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Neuron. 2014 Feb 5;81(3):674-86. doi: 10.1016/j.neuron.2013.11.022.

Adaptation disrupts motion integration in the primate dorsal stream.

Author information

1
Dominick Purpura Department of Neuroscience, Albert Einstein College of Medicine, Bronx, NY 10461, USA. Electronic address: carlyn.patterson@med.einstein.yu.edu.
2
Dominick Purpura Department of Neuroscience, Albert Einstein College of Medicine, Bronx, NY 10461, USA.
3
Dominick Purpura Department of Neuroscience, Albert Einstein College of Medicine, Bronx, NY 10461, USA; Department of Ophthalmology and Visual Sciences, Albert Einstein College of Medicine, Bronx, NY 10461, USA. Electronic address: adam.kohn@einstein.yu.edu.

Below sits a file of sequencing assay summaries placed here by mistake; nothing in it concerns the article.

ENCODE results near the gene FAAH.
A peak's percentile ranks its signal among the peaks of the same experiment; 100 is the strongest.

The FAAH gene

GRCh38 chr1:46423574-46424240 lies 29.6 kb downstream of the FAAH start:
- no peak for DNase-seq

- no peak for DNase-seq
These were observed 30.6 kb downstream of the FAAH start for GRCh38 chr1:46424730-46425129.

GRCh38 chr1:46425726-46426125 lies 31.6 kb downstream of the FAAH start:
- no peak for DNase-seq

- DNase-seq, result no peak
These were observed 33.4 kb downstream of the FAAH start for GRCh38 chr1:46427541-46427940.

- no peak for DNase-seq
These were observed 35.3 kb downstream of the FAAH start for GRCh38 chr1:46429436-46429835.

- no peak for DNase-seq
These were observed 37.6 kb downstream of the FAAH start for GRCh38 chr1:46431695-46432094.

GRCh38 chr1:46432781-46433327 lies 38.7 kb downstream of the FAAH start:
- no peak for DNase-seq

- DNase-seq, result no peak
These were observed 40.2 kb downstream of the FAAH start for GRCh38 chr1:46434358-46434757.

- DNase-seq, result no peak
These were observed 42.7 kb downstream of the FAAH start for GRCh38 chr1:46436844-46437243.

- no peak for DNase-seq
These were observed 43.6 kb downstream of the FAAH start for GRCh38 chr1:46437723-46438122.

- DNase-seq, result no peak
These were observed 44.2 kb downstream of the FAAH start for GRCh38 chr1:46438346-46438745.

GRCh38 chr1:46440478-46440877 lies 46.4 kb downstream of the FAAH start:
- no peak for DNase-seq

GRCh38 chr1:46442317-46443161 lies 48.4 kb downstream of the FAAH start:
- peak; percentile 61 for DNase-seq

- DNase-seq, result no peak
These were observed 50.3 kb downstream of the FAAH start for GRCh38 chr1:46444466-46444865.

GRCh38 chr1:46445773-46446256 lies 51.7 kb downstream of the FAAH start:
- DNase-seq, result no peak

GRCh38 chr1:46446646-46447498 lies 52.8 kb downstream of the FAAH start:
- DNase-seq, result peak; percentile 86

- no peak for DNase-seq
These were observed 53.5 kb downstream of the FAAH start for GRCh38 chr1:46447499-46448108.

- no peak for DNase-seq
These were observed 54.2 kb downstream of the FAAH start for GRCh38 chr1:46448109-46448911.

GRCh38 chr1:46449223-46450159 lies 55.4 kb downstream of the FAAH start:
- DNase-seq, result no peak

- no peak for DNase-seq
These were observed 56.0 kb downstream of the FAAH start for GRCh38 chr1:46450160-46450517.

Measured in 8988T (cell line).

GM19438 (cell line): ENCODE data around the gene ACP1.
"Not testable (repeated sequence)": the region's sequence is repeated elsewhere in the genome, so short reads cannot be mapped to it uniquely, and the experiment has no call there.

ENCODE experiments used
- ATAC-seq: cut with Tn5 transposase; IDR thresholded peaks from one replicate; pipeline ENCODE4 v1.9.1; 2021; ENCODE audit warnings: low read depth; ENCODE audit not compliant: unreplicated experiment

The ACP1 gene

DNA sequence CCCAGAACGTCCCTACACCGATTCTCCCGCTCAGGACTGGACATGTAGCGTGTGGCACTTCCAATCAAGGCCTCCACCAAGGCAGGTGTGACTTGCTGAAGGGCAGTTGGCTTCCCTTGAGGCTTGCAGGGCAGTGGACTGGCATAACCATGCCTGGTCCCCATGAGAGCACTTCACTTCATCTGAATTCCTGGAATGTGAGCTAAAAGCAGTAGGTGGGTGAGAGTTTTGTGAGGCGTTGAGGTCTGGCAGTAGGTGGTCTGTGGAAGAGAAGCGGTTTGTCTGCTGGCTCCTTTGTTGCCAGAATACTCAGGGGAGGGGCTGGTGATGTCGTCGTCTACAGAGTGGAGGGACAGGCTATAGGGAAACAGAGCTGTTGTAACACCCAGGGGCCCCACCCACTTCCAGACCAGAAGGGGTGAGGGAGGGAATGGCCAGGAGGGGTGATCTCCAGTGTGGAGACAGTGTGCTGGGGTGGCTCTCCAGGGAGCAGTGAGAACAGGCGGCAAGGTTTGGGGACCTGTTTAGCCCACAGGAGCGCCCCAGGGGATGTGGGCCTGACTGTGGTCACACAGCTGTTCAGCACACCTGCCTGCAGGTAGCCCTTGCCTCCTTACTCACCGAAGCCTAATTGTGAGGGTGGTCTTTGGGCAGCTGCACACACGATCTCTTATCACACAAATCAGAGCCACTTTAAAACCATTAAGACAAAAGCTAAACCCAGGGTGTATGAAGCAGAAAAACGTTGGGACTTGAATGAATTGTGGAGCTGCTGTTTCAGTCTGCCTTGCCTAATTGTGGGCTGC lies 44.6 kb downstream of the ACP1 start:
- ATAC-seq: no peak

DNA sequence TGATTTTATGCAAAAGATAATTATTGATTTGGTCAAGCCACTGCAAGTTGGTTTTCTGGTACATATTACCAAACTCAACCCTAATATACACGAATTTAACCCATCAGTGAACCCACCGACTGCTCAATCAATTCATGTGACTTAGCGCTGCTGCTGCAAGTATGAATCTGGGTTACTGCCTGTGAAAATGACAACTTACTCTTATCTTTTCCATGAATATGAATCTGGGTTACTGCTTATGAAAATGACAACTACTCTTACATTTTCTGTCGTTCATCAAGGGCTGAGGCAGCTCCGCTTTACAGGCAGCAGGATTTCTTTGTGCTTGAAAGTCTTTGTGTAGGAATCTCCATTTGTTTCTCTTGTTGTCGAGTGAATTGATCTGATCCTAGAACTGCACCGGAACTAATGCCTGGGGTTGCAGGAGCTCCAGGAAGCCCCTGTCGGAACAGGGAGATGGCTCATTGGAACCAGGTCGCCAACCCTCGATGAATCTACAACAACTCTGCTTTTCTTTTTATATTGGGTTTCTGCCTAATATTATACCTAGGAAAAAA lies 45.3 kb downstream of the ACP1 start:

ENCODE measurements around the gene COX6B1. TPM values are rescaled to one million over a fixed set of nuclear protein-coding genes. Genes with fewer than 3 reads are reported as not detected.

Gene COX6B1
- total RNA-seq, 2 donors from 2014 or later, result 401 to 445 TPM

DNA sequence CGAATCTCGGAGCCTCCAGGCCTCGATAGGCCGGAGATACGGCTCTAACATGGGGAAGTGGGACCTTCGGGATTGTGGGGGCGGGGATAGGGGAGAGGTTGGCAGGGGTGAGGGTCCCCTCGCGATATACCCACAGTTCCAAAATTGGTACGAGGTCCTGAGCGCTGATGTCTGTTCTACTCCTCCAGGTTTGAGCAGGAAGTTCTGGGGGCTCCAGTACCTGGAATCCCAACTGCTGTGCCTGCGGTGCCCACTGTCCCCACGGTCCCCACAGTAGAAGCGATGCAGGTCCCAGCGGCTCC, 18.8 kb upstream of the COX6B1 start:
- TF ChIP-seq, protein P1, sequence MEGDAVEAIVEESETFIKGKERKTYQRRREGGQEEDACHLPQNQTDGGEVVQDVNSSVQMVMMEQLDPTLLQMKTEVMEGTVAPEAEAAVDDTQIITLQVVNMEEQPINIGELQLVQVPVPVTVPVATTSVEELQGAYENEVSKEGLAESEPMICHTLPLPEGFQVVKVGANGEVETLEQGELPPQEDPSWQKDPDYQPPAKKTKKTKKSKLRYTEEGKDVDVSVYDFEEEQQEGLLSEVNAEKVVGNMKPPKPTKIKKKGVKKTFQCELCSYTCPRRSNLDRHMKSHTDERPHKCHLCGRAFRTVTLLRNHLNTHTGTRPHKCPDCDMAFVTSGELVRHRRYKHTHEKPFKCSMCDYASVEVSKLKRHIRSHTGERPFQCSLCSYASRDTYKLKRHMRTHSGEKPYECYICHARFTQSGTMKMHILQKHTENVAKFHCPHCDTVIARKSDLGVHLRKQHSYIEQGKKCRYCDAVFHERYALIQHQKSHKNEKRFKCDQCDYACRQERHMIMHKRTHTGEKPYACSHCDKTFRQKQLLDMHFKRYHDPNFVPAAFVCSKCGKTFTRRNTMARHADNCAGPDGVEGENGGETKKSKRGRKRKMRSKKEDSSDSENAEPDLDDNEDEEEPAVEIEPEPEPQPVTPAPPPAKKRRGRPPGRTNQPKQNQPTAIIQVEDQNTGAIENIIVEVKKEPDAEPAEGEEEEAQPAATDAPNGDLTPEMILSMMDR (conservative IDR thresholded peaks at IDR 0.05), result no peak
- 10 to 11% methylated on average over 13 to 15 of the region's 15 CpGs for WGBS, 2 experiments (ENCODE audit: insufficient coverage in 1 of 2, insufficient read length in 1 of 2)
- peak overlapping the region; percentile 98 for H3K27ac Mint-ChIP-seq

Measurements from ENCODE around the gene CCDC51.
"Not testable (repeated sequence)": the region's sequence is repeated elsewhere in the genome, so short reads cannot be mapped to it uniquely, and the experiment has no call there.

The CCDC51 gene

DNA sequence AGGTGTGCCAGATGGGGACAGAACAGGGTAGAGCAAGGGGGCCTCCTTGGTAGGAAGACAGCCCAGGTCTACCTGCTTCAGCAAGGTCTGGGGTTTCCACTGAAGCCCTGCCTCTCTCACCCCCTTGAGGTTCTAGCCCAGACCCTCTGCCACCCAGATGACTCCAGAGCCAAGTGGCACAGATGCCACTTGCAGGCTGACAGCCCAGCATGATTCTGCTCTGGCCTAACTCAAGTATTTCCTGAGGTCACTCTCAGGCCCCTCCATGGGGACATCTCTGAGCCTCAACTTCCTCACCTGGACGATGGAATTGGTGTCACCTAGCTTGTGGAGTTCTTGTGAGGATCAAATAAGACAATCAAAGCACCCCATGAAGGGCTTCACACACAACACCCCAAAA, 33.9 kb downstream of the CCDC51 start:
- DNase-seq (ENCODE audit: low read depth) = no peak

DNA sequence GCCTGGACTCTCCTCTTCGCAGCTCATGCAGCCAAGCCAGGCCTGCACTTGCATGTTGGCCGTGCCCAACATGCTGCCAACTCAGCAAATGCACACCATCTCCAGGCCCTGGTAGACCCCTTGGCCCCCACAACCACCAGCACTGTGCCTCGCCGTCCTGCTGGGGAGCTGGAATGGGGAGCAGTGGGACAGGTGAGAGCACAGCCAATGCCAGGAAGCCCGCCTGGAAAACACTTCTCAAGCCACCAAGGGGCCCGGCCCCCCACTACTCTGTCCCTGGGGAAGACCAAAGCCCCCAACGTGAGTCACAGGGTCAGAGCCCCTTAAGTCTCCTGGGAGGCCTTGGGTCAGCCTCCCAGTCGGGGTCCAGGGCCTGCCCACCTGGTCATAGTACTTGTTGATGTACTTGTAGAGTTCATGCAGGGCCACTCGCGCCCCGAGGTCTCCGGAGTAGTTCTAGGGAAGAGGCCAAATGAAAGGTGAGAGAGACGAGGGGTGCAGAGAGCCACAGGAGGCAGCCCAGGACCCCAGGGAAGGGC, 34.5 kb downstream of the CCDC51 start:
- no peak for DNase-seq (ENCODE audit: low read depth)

Abstract

Sensory systems adjust continuously to the environment. The effects of recent sensory experience-or adaptation-are typically assayed by recording in a relevant subcortical or cortical network. However, adaptation effects cannot be localized to a single, local network. Adjustments in one circuit or area will alter the input provided to others, with unclear consequences for computations implemented in downstream circuits. Here, we show that prolonged adaptation with drifting gratings, which alters responses in the early visual system, impedes the ability of area MT neurons to integrate motion signals in plaid stimuli. Perceptual experiments reveal a corresponding loss of plaid coherence. A simple computational model shows how the altered representation of motion signals in early cortex can derail integration in MT. Our results suggest that the effects of adaptation cascade through the visual system, derailing the downstream representation of distinct stimulus attributes.

PMID:
24507198
PMCID:
PMC3955163
DOI:
10.1016/j.neuron.2013.11.022
[Indexed for MEDLINE]
Free PMC Article

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